A CAMPAIGNER is demanding action after spotchecks revealed faults in one in three school buses in Dorset.
Margaret Morrissey, of Parents Outloud, said the findings will ‘greatly concern’ parents and school governors.
Dorset Police carried out the checks with officers from the Vehicle and Operator Service Agency (VOSA) across the county.
Of the 61 school buses and minibuses which were inspected, 20 offences were found, ranging from lack of required ‘school bus’ signage and an expiration date on emergency equipment such as fire extinguishers and first aid supplies.
Inspectors also found eight taxis and private hire cars committing offences connected with lighting and tyres out of 14 vehicles that were checked.
Four of the buses were ordered to be taken off the road if the issues were not fixed within 10 days.
Dorset County Council is responsible for school transport, though most services are contracted out to a number of companies.
A spokesperson for Damory, which runs a number of school bus services in Dorset, confirmed that they owned three of the vehicles found to have problems.
The spokesperson said: “Passenger safety is our absolute top priority and we are proud of our vehicles – with rigorous maintenance checks and processes in place to ensure they continue to operate in top condition.
“Despite being given 10 days by VOSA to comply with the notices, these vehicles were taken immediately and checked.
“Any mechanical imperfections, no matter how small, were rectified.”
Mrs Morrissey said: “I do think that of all the vehicles that need to be regularly and highly maintained, school transport should be top of the agenda.
“I would hope Dorset County Council can give a reason for this and assure us that vehicles are regularly checked.”
A spokesman for Dorset County Council said: “At the beginning of March, Dorset County Council supported VOSA and Dorset Police in carrying out checks on school transport vehicles and drivers at schools around the county.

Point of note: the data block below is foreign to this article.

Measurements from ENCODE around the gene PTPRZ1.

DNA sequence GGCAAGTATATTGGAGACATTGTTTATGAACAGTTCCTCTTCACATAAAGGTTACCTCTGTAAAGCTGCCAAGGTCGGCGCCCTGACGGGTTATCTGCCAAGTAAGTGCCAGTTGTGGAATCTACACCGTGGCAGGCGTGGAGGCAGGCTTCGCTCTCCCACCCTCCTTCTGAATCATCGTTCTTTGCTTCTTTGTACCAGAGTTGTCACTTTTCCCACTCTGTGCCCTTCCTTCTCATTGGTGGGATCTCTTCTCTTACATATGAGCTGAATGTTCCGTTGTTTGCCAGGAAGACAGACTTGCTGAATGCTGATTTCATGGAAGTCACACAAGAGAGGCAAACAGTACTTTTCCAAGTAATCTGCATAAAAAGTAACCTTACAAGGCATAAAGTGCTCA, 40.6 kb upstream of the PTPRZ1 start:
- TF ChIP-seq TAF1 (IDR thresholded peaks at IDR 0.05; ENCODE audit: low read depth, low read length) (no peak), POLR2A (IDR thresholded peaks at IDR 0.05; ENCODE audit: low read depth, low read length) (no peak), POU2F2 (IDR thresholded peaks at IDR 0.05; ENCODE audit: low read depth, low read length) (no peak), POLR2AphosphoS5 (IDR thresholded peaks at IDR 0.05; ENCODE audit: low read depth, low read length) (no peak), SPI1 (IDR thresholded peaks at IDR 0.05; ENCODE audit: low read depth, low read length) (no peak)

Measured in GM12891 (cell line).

“These are random checks carried out on a regular basis to ensure the proper maintenance of vehicles and the safety of school pupils.
“On this occasion, some vehicles were found to have minor failings. Most of these were resolved very quickly on site, and the remainder were fixed within 24 hours of the inspections.”
Road casualty reduction co-ordinator PC Heidi Moxam said: “The aim of the day was to identify those vehicles that are not complying with legislation in a bid to make the roads of Dorset safer.”
Issues previously raised
THE damning inspection follows a number of issues when Dorset County Council awarded the school bus contract to Damory in 2011.
At the same time the authority hiked the price of a concessionary ticket from £250 to £400.
A report into the problems found that not all drivers were checked for criminal offences, that Damory did not have enough drivers or depot space and that drivers were not given passenger lists by DCC, so no one knew how many children should be on each bus.
In another incident, a school bus caught fire outside the Thomas Hardye School in Dorchester in December last year.
Pupils were evacuated as around 15 firefighters battled the blaze on the Damory coach.